Example 2: Declare inside the loop

for (;;) {
     int temp;
     // stuff
}
// temp doesn't exist anymore; its scope ended

See above.
Static if is analogous to #if/#endif in the C preprocessor. It does not
apply here, so nevermind what I told you. :-)

Mh ... I only know PHP :-) Peter

-- Kirk McDonald Pyd: Wrapping Python with D http://pyd.dsource.org
Aug 18 2006
parent reply Peter Thomassen <info peter-thomassen.de> writes:
Kirk McDonald schrieb am Samstag, 19. August 2006 01:07:
Oh. Then you don't want this at all. Use the bool. :-) The reason is
simple: if you declare the temporary before the for loop, then it will
always exist after the for loop. If you declare the temporary inside the
for loop, then it only has the scope of the for loop; it will cease to
exist when the loop ends. Whichever way you do it, whether it exists or
not after the for loop never varies.

This is not true, I tested it (using a while, not a for).

Hmm? [...] $ dmd test test.d(9): undefined identifier j Seems to be true to me.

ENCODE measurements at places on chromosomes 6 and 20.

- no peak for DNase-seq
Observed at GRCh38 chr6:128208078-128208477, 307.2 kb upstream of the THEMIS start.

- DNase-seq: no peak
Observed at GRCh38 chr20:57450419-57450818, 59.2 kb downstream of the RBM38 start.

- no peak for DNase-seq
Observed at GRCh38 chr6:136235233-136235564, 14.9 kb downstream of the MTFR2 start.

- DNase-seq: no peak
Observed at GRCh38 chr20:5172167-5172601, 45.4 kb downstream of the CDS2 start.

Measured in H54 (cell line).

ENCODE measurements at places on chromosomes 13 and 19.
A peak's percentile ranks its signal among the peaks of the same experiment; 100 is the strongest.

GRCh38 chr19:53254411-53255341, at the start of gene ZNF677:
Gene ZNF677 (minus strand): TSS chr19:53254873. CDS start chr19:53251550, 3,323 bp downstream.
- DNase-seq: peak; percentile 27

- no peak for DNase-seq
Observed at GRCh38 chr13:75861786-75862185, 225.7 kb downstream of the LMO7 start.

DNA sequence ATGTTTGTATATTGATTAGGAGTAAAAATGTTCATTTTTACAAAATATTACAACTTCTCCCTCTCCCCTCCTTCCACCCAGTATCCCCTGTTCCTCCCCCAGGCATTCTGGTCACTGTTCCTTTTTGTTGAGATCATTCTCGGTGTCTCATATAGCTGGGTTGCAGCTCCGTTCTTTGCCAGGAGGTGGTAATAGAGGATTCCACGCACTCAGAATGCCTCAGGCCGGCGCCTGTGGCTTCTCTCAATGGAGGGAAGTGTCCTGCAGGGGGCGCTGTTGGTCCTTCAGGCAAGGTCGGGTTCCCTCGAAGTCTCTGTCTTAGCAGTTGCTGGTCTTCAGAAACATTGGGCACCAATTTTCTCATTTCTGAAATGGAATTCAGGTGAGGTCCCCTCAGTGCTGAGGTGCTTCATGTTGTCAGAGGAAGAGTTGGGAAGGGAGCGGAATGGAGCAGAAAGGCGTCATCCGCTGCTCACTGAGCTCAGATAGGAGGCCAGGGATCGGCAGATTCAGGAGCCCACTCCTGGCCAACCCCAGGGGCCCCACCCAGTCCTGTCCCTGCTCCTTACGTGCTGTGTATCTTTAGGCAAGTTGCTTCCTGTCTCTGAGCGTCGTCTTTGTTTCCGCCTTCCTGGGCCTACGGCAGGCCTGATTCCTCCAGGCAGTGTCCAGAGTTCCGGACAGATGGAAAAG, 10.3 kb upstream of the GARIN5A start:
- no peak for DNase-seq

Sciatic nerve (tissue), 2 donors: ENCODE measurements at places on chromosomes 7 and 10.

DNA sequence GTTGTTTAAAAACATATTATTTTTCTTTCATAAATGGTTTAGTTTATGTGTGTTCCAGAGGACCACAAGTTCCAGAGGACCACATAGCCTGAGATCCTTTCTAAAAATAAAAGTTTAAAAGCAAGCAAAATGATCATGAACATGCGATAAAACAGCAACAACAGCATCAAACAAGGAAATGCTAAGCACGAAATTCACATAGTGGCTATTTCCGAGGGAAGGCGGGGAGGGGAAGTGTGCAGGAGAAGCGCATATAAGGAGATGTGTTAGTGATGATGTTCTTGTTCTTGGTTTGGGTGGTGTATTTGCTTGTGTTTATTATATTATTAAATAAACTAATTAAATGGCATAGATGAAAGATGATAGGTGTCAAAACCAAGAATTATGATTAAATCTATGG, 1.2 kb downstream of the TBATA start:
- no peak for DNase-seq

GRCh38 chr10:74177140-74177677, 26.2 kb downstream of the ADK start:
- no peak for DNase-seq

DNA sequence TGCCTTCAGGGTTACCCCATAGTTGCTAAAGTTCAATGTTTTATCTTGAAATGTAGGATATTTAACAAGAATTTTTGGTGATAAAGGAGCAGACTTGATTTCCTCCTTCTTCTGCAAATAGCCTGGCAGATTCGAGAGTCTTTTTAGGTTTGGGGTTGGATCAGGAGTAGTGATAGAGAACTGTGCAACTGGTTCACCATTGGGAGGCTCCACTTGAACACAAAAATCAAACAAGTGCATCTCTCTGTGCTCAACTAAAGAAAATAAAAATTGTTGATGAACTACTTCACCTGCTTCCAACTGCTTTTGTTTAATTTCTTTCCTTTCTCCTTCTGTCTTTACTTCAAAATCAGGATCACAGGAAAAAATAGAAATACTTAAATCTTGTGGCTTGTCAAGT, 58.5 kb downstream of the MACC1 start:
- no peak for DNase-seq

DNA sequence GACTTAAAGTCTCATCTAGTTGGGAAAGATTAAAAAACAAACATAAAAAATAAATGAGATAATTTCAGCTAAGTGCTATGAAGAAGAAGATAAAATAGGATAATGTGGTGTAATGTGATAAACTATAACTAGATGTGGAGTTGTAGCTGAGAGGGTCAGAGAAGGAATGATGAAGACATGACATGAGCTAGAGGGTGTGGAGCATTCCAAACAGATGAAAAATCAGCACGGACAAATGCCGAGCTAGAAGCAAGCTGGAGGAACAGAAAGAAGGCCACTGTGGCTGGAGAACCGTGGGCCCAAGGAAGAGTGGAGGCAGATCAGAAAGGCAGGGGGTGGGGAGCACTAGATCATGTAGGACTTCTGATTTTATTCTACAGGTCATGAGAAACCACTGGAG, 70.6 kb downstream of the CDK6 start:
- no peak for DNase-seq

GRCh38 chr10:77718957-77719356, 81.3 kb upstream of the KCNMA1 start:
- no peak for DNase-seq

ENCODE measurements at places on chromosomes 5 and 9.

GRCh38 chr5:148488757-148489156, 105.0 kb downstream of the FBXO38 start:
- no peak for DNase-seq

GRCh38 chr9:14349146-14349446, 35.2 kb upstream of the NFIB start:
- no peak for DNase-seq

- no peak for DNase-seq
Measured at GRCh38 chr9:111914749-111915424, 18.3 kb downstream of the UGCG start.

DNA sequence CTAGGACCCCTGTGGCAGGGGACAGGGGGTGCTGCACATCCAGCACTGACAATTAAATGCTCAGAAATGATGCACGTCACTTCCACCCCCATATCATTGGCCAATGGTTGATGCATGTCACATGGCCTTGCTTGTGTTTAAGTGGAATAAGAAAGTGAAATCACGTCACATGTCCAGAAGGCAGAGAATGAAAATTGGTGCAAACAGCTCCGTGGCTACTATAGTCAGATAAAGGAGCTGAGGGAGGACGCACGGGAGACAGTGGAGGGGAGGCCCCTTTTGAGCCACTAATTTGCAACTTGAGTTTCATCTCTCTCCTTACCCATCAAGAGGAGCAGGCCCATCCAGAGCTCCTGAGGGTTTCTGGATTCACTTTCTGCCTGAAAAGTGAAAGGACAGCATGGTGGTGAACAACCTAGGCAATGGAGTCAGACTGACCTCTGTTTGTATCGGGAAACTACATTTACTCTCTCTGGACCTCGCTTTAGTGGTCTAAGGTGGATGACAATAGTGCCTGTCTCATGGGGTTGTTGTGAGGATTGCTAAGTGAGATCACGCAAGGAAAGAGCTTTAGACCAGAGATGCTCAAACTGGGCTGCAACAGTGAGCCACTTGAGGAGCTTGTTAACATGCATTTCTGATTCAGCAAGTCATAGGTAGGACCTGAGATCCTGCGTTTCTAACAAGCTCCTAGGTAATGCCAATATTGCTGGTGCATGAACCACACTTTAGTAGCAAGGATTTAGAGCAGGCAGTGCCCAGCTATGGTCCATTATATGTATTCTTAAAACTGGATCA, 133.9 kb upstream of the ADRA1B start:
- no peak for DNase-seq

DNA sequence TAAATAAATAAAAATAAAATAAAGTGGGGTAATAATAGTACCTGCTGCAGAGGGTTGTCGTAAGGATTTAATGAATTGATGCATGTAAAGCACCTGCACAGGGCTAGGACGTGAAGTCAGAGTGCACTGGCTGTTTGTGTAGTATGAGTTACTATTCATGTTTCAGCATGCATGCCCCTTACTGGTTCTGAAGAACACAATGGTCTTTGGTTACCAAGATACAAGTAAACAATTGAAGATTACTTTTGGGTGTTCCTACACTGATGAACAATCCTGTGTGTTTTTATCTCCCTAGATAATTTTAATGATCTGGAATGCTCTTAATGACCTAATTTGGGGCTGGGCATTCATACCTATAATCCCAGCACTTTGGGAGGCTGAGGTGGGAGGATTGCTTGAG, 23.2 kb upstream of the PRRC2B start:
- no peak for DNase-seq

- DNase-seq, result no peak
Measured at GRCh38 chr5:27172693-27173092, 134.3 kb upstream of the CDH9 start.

Yeah ... I think I can remember a case where this was not true, but probably I haven't noticed a declaration some lines before the loop. Sorry, Peter
Aug 21 2006
parent "Unknown W. Brackets" <unknown simplemachines.org> writes:
Many C compilers often kept values going from fors, e.g.:

for (int i = 0; i < 5; i++)
	foo(i);

// i still exists.

But D does not.  Anyway, it would still always exist or not exist, this 
is just changing when.

It might help to understand that PHP uses a hash table for variables. 
It's kinda like doing this:

int[char[]] vars;

if (cond)
	vars["i"] = 1;

if ("i" in vars)
	writefln("i is set to %d.", vars["i"]);
else
	writefln("is is not set.");

But... that's not going to be as efficient as using a standard variable 
(int i.)

-[Unknown]


 Kirk McDonald schrieb am Samstag, 19. August 2006 01:07:
 Oh. Then you don't want this at all. Use the bool. :-) The reason is
 simple: if you declare the temporary before the for loop, then it will
 always exist after the for loop. If you declare the temporary inside the
 for loop, then it only has the scope of the for loop; it will cease to
 exist when the loop ends. Whichever way you do it, whether it exists or
 not after the for loop never varies.


[...] $ dmd test test.d(9): undefined identifier j Seems to be true to me.

Yeah ... I think I can remember a case where this was not true, but probably I haven't noticed a declaration some lines before the loop. Sorry, Peter

Aug 22 2006
prev sibling parent nobody <nobody mailinator.com> writes:
Peter Thomassen wrote:
 Kirk McDonald schrieb am Freitag, 18. August 2006 21:14: